18 Buckden Road, Brampton, Huntingdon, Cambridgeshire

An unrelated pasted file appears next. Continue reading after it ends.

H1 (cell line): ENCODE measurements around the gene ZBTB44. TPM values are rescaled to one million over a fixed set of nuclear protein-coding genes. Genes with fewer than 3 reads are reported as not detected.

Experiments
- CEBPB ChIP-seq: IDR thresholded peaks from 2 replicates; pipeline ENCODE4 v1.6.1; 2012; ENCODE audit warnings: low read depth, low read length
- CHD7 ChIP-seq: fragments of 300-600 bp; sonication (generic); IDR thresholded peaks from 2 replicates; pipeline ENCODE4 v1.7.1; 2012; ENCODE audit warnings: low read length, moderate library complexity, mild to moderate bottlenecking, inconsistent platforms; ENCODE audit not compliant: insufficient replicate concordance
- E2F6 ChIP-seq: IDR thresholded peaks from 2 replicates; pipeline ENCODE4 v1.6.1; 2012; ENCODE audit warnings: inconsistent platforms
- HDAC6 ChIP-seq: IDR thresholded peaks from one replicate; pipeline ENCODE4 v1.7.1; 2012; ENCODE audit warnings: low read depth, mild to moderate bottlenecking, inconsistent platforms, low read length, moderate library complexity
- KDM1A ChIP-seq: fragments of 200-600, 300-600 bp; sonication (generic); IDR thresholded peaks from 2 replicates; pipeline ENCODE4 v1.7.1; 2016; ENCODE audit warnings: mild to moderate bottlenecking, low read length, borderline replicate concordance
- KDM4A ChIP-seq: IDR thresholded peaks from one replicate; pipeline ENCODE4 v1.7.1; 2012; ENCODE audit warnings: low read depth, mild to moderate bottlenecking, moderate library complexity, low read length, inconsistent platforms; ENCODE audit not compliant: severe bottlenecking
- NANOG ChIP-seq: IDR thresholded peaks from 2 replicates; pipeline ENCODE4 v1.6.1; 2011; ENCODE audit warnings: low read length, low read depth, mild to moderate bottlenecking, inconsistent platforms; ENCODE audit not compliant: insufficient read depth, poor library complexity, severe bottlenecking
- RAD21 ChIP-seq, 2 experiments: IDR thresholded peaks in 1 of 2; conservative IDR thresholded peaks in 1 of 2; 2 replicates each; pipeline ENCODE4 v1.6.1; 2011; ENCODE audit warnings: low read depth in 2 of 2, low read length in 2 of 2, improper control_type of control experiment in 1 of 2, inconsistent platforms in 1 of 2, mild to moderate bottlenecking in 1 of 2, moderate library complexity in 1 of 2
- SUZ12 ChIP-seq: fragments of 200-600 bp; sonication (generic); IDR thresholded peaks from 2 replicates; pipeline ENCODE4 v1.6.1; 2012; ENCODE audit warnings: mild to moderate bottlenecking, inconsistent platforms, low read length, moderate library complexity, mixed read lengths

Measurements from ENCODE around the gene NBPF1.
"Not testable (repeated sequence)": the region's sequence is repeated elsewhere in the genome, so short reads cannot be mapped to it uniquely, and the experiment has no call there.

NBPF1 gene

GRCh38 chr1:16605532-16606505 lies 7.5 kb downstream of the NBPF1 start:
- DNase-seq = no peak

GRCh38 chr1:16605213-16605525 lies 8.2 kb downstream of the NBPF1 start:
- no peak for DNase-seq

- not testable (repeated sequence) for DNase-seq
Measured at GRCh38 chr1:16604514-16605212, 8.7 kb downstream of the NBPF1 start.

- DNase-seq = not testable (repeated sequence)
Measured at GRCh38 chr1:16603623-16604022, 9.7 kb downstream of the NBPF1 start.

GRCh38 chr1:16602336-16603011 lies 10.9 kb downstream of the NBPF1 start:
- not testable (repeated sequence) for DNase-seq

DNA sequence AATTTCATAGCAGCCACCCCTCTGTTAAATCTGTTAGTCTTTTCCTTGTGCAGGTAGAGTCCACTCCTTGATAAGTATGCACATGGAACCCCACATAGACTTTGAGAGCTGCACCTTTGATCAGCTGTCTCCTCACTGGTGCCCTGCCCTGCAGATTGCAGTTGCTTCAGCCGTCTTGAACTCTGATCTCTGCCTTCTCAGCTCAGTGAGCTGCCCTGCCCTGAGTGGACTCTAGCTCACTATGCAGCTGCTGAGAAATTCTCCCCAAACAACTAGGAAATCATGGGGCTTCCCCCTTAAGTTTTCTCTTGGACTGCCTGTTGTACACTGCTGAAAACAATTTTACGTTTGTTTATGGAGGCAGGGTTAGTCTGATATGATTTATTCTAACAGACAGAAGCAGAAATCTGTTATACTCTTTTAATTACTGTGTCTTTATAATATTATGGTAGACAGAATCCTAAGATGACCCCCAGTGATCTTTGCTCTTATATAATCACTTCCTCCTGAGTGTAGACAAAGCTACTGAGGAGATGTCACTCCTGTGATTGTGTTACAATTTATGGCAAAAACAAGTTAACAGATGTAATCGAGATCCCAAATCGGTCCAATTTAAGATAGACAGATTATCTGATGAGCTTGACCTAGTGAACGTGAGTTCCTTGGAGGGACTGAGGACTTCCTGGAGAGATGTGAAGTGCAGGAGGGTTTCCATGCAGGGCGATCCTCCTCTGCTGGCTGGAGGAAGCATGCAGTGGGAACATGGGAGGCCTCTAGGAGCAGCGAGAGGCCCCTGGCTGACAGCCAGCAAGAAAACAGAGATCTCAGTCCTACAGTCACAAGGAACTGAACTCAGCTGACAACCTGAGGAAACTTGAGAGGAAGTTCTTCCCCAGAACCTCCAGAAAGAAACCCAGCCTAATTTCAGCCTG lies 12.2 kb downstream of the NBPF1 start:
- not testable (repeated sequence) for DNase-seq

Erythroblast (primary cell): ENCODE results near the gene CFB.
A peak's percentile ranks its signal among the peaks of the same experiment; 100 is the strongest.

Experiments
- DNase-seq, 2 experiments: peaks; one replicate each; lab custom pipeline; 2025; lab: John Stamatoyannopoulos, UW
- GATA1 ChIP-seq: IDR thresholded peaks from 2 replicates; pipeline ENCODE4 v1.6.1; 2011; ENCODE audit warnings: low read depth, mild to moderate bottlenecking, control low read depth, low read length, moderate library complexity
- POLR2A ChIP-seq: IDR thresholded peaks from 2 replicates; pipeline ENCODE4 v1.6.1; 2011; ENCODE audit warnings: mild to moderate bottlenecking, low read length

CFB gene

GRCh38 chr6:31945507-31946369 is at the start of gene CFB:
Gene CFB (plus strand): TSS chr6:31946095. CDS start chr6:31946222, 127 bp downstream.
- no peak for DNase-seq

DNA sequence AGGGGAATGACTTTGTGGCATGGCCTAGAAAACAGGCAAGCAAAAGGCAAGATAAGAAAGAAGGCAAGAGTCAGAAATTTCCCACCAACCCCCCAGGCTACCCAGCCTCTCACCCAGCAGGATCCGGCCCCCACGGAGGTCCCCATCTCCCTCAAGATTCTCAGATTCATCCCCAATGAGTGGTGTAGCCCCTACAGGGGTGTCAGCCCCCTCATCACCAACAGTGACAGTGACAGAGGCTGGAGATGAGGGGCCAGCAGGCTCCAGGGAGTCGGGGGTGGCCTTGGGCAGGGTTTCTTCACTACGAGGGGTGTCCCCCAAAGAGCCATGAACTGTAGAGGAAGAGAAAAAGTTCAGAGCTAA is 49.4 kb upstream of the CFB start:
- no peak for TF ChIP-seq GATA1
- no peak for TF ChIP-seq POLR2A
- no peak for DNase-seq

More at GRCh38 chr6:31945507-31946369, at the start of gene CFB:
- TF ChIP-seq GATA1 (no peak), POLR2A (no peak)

A sailor murdered a drummer boy between these two pubs by a sailor in 1780. The boy’s ghost appeared to Gervase Matchem, the murderer, on Salisbury Plain, after he had made his escape. It obliged him to confess, which he did. Authorities hanged Matchem at Huntingdon. The authorities gibbeted him at Brampton. For years, his skeleton swung in the village. Some of the village boys played a prank on another. They suggested he offer some hot broth to the corpse to revive him. This boy climbed up a ladder to the skull of Matchem with the soup and, as he offered it, another boy, with a deep voice said, “Cool it’’. The lad fell from the ladder, crashed his head, and with remained an idiot to the end of his days. Matchem’s ghost continues to walk between the two pubs wearing old-fashioned seafaring garb. Occasionally, he appears in the bars of each pub. For many years, there have been stories that the ghost of Samuel Pepys also haunts the Black Bull. Observers describe the ghost as a portly man wearing a long wig with black clothing. Pepys moved to Brampton from London to escape the plague from which several of his brothers had died. His uncle lived at what is now Pepy’s House. Samuel Pepys attended Huntingdon Grammar School, where Oliver Cromwell had been educated several years earlier. Standing next to the Black Bull is the church of St Mary Magdalene where Pepys worshipped. He records as having taken meals at the inn. Occasionally, he stayed there. On a wall in the restaurant is an extract from Pepy’s diary praising the landlady, Goody Stankers, for her beer, ‘fresh with a taste of worme wood, which ever after did please me very well’’.